by Marc Bastow | May 15, 2013 1:22 pm
Happy belated birthday, LinkedIn (NYSE:LNKD)!
It might come as a shock to some of you that this big social media name just celebrated its 10th year of existence (it doesn’t look a day over 5!), but it did indeed. Born on May 5, 2003, LNKD actually is older than the most ubiquitous of social media names, Facebook (NASDAQ:FB), which popped out early the following year.
Both companies revolutionized their slices of the world — LNKD in the business side of social, with Facebook on the … well, more social side — but their stocks couldn’t be any more different. While Facebook has only partially recovered from its botched offering and still sits well below its $38 offering price, LNKD has quadrupled from its IPO price of $45, including a nearly 70% run in the past 52 weeks.
A repeat performance would take LNKD into the $300s by May of next year, but I don’t see that happening. Personally, I think LinkedIn will fall well short …
Telegraphed warnings hold true: LinkedIn management issued fiscal 2013 figures that have scared the bejesus out of a lot of investors.
After screaming revenue growth of 300% between FY2010-12, LNKD is suggesting a slowdown, estimating lethargic Q2 revenue growth of 1% to $347 million, a mark that falls shy of analyst forecasts for $360 million. Full-year 2013 sales are expected to improve a bit more briskly — around 50% better to a range of $1.43 billion to $1.46 billion — but that too is shy of Street estimates for $1.49 billion.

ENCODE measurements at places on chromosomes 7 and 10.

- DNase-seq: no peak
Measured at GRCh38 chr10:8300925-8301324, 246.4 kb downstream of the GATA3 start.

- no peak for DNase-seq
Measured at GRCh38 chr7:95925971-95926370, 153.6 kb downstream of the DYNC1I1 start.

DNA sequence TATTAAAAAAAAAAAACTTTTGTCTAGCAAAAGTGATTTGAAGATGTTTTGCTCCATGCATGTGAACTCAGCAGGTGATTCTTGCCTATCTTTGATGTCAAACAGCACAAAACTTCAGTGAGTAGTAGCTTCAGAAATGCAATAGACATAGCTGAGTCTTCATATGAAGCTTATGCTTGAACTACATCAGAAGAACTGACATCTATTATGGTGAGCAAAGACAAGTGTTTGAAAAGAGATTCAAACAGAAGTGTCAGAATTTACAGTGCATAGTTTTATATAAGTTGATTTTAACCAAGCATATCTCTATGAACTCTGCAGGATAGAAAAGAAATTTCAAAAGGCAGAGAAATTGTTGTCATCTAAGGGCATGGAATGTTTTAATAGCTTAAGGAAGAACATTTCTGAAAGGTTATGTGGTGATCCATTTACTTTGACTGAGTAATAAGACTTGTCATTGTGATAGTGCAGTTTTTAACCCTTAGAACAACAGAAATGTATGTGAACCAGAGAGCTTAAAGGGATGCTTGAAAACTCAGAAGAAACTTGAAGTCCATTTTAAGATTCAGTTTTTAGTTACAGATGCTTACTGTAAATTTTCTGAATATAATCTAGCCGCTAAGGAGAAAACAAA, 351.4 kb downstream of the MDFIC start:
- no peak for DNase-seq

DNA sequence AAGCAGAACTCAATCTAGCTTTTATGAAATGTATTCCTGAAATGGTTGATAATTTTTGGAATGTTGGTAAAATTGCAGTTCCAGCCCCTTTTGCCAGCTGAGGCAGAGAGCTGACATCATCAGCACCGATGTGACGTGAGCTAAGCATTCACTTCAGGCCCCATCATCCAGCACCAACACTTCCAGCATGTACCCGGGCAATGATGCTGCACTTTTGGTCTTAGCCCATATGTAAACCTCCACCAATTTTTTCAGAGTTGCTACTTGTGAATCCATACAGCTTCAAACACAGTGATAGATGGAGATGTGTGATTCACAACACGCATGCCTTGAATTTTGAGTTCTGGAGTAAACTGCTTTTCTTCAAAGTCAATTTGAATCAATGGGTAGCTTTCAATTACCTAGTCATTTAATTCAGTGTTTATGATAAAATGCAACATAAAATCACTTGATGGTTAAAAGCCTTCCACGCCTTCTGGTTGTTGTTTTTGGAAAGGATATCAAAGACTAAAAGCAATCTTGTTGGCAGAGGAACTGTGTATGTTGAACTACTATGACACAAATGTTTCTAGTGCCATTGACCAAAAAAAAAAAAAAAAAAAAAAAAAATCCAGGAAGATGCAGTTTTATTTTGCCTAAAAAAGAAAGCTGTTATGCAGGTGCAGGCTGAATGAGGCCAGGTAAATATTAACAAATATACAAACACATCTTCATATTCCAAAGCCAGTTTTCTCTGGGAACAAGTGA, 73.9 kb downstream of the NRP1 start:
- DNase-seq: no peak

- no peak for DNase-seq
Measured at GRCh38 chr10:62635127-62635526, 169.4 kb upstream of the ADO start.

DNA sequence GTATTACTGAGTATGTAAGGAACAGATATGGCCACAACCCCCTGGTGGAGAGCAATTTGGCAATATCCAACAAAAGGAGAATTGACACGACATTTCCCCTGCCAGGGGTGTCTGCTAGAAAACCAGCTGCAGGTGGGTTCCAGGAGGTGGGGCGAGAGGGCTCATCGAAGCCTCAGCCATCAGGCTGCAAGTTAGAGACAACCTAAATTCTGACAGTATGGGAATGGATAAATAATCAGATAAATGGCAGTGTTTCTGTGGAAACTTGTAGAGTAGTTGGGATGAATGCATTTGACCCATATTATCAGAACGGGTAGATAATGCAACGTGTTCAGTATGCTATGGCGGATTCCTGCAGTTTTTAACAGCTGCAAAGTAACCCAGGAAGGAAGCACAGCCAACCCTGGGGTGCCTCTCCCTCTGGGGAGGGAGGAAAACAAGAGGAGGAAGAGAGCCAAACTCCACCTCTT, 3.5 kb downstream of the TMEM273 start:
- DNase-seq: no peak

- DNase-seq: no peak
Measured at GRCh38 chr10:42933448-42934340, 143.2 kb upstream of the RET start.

LinkedIn also fell flat on earnings expectations, projecting full-year EBITDA of $330 million to $345 million vs. expectations for $363 million.
That’s because in addition to a revenue slowdown, LNKD also is spending more money to build out. Capital expenditures have grown almost 150% in the past three years, topping out at $125 million last year. The trend continued in Q1 2013 as capex hit $44 million — double the previous quarter’s expenditures and 170% more than in Q1 2012.
At least to this point, LinkedIn has kept sales and general expenses in check, with Q1 2013’s figure at around 34% of sales, unchanged from the year-ago period. But I’m not sure it can keep holding the line. LNKD’s 2012 annual report warned that the company is looking to continue international expansion and add to its stable of field sales representatives. While no specifics were given, one can reasonably expect an uptick in SG&A over the next few quarters as LinkedIn expands.
Needless to say, LNKD shareholders — weighing a sky-high valuation vs. slower growth and potentially shrinking margins — were a little alarmed. LinkedIn stock dropped nearly 15% on the announcement, and unsurprisingly so considering how hot the stock has been since coming public. Investors should expect the same violent reaction should LinkedIn toss out any similar suggestions in the future.
Competition Heats Up: The online social networking market isn’t just LinkedIn and Facebook. Google (NASDAQ:GOOG), Microsoft (NASDAQ:MSFT) and Apple (NASDAQ:AAPL), as well as countless smaller players, are gunning for your attention.
LNKD admittedly has a niche in that world — it’s a career placement and recruiting mecca — but the company itself has acknowledged that any one of the aforementioned heavyweights could develop competing products and solutions. Data is king, and as these companies obtain more and more of it, they’re trying to find new ways to deliver it to users.